Kenya’s cholera outbreak highlights fears about antibiotic resistance
A cholera outbreak in Kenya’s capital, Nairobi, has prompted the health authorities to withdraw all medical licences issued to food handlers countrywide. About 336 cholera cases have been treated in Nairobi since May this year.
The Conversation Africa’s Health and Medicine Editor Joy Wanja Muraya spoke to Sam Kariuki on the need for an improved rapid response when there is an outbreak and how to deal with drug resistance of some cholera medicines.
Why is cholera a public health concern?
Cholera is an old disease that first occurred in the Bengal region of India, near Calcutta starting in 1817 through 1824.
Since then it has mostly affected Africa and other developing countries particularly in informal settlements that have poor sanitation and water supply infrastructure.
Cholera is caused by a gram negative bacterium called Vibrio cholerae usually transmitted through contaminated water or food in areas with poor sanitation and lack of clean drinking water.
Cholera outbreaks are likely to increase as more people migrate from rural areas to the city in search of jobs. The low starting income limits most of the young job seekers to live in poorly developed and crowded urban slums.
Cholera is easily managed usually by giving oral rehydration salts to replace lost fluids and electrolytes. Some severe cases may require antibiotic treatment. But there’s a need for timely diagnosis and immediate treatment for anyone who tests positive to cholera. Cholera can kill within hours if untreated.
How big is the threat of resistance to antibiotics?
Drug resistance to the bacteria that causes cholera would be a big blow to the treatment of the disease, especially in developing countries.
Our study found out that bacteria that causes cholera has become resistant to some antibiotics needed to treat the disease effectively.
In the last 10 years, we investigated antimicrobial resistance in Vibrio cholerae strains. The findings showed that it had become resistant to nalidixic acid, trimethoprim, sulphamethoxazole, streptomycin and furazolidone.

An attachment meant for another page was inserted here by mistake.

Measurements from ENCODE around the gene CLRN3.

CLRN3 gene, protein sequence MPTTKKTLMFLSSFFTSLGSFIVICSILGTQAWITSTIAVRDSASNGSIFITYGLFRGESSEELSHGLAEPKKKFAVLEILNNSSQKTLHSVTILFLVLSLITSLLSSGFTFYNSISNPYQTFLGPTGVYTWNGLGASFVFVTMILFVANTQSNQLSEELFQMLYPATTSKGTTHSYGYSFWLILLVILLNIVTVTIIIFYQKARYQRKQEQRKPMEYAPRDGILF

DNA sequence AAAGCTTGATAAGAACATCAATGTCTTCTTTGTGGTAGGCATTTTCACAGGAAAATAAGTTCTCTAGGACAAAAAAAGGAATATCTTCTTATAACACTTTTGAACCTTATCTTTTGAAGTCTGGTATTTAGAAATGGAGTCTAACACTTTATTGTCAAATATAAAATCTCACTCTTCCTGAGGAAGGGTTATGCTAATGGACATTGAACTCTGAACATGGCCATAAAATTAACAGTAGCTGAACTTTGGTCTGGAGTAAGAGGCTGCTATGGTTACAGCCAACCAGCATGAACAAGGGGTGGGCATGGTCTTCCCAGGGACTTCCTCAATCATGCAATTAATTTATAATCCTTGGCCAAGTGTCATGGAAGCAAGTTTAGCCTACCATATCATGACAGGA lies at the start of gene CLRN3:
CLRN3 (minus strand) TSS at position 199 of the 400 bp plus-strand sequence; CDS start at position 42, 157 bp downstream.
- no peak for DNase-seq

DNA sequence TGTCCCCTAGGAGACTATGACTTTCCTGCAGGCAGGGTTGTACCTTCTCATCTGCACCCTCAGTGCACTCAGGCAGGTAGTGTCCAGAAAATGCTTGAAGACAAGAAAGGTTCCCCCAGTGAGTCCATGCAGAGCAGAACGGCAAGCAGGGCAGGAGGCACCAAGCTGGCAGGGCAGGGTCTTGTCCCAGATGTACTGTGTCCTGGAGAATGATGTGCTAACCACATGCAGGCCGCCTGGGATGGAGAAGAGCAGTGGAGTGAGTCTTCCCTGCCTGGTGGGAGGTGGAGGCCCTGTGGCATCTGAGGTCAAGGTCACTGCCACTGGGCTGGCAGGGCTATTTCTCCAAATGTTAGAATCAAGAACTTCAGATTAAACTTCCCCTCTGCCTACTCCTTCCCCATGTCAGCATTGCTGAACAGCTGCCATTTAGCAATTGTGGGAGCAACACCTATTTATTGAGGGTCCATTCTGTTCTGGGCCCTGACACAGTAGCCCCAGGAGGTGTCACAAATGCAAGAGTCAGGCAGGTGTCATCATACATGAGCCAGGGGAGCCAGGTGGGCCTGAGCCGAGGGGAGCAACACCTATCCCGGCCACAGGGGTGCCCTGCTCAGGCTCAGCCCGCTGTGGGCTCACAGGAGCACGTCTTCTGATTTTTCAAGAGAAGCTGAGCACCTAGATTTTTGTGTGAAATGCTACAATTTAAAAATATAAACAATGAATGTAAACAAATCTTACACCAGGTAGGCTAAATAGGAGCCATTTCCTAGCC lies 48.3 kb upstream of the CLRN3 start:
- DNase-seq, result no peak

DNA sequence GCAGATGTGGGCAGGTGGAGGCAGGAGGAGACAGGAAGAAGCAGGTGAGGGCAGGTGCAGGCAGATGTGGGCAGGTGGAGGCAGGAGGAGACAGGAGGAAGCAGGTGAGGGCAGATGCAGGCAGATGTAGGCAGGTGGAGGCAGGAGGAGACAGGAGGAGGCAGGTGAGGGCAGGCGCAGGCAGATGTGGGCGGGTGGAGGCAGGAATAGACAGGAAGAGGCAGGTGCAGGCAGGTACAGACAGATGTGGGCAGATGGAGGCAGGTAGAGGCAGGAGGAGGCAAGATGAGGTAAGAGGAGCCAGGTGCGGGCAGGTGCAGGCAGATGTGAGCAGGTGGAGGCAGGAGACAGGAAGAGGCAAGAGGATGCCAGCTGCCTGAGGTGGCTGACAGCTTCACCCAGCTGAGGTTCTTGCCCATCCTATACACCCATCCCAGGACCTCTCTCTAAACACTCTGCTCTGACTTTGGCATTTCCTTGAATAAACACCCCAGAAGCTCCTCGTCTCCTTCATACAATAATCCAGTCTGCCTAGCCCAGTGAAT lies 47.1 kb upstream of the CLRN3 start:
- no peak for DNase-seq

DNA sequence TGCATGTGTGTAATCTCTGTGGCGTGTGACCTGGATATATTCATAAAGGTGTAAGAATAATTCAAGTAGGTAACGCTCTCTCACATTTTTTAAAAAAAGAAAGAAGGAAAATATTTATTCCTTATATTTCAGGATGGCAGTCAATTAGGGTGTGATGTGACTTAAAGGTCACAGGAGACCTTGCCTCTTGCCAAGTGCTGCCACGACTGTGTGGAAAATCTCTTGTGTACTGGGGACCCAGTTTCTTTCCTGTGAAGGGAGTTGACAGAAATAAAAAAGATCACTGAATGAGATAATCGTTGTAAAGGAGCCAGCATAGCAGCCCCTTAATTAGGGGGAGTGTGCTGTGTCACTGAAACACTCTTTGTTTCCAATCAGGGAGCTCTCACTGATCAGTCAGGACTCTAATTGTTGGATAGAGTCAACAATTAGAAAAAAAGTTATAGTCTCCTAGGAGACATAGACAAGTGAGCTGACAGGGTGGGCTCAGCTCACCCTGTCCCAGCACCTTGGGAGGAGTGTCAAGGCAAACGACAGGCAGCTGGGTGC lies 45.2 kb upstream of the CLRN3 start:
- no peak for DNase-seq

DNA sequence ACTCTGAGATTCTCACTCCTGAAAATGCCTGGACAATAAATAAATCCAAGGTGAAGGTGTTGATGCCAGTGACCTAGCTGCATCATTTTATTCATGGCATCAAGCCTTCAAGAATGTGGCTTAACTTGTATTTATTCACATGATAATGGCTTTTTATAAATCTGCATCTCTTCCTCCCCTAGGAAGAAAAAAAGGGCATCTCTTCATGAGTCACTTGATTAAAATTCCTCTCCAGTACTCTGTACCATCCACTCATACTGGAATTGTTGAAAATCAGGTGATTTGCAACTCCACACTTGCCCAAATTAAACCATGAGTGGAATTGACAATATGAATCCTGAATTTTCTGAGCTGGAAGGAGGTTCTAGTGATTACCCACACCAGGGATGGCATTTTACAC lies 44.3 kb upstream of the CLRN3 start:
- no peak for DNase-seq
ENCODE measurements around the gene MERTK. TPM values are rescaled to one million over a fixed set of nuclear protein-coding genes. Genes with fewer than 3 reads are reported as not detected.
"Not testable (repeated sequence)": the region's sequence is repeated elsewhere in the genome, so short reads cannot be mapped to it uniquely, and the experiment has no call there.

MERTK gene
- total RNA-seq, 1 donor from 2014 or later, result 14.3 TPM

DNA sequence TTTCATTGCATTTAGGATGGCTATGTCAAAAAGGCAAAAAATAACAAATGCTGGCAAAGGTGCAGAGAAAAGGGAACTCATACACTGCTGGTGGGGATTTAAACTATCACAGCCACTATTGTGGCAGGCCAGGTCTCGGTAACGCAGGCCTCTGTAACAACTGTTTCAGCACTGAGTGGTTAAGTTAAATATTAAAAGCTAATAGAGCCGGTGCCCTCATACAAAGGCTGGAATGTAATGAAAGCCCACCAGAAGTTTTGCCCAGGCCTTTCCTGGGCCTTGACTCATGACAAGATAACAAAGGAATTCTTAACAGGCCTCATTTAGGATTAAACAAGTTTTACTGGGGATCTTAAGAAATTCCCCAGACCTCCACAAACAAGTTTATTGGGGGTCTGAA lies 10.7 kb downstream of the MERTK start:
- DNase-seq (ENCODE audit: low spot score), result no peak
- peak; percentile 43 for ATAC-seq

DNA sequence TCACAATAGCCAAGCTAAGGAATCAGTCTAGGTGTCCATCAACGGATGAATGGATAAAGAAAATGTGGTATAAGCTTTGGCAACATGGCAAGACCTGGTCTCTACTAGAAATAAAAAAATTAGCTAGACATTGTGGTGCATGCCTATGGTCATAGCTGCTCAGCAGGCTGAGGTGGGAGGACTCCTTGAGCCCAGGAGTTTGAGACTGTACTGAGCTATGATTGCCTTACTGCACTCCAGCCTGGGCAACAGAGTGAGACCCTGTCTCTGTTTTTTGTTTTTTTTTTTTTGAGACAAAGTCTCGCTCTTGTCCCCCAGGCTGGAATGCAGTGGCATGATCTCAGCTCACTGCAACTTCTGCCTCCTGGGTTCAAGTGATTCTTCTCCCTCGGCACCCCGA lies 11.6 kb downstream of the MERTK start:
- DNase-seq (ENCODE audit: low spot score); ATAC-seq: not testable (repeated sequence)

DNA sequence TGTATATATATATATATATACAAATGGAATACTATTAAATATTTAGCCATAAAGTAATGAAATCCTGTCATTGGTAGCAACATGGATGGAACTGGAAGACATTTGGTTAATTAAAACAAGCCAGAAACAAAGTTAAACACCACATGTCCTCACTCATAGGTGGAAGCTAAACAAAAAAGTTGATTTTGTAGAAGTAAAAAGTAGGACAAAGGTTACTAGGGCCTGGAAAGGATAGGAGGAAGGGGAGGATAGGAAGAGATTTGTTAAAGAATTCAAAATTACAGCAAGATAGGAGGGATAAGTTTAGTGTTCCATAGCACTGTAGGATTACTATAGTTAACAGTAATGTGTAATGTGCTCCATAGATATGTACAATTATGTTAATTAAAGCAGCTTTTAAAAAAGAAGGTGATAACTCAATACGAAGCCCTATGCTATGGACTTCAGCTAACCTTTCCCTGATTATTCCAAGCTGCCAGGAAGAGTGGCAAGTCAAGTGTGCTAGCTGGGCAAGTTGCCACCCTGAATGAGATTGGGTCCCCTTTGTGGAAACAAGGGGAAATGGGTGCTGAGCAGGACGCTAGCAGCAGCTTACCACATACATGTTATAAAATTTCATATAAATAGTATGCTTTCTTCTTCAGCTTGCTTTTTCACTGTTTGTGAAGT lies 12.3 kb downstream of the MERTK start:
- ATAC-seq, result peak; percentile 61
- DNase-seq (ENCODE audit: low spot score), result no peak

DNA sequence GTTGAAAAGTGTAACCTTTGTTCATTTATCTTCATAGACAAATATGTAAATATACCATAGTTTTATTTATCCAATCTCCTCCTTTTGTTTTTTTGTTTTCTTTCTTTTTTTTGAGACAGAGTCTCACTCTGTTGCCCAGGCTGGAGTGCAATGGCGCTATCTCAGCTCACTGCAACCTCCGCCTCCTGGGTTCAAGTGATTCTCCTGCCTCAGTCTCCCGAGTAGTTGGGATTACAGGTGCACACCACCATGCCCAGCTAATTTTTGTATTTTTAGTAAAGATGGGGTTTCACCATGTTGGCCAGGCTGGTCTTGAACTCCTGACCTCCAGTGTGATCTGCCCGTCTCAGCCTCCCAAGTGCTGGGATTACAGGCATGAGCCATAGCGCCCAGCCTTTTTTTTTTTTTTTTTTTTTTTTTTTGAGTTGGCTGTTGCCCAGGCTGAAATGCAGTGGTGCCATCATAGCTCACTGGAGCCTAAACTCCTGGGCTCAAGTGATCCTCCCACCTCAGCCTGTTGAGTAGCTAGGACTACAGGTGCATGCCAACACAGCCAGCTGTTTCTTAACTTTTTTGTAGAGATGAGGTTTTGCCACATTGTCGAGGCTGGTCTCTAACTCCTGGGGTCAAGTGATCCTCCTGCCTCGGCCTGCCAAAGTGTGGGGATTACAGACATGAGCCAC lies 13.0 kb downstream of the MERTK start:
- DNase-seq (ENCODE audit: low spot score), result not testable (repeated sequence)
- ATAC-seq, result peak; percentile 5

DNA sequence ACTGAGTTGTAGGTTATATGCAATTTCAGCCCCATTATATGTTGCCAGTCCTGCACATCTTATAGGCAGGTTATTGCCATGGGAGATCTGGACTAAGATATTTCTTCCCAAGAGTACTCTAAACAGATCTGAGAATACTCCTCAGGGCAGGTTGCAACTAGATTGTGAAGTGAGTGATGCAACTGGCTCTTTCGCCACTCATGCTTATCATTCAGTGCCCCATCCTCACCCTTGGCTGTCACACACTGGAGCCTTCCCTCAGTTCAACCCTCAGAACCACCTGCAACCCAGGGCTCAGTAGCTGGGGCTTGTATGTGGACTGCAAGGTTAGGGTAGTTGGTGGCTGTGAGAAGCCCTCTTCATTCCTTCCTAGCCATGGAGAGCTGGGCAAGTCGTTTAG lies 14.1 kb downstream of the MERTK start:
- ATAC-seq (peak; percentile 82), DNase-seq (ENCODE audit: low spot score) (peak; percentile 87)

Whereas these medicines can no longer treat cholera, the good news is that it is still treatable with doxycycline, which has remained a preferred drug of choice.
The observed strains of cholera that occurred during outbreaks between 2012 and 2016 in Kenya were resistant to ceftriaxone in a class of antibiotics known as third generation cephalosporins. This is a reserve drug commonly used to treat severe infections. The resistance was first observed in patients with salmonella, a type of bacteria that cause bloodstream infections especially in people with low immunity.
Some types of drug resistance are caused by a natural interaction of the Vibrio cholerae bacteria with other drug resistant bacteria in the environment. The overuse of antibiotics by people also contributes to drug resistance.
Although tetracyclines are currently used to treat cholera, ceftriaxone resistant strains have been found to transmit resistance to other bacteria. Drug resistance has made it possible for these cholera strains to stay longer in the environment where they are more likely to cause disease.
What is the way forward?
Preventing outbreaks is the first step. This can only be done by having a multi sectoralapproach to public health intervention including messages that encourage hand washing, boiling water and other preventive measures.
Community health extension workers are key in getting these messages across as well as for distributing supplies during an outbreak.
Drug resistance is a survival mechanism for bacteria which have no boundaries. We need to use antibiotics prudently. Drug resistance encourages further spread of infections, making treatment longer and more expensive.
Government agencies should develop ways to monitor the use of antibiotics and restrict their prescription. Regulation of antibiotic use in animals should also be improved.
Health care workers also need to be trained on the proper use of antibiotics to ensure they are given to patients responsibly.
And finally, the effective management of cholera begins with better surveillance to diagnose and treat infections promptly. Better record keeping and data management at health care facilities is vital for this to happen.
- Samuel Kariuki: Researcher Microbiology/Infectious Diseases, Kenya Medical Research Institute
This article was first published in The Conversation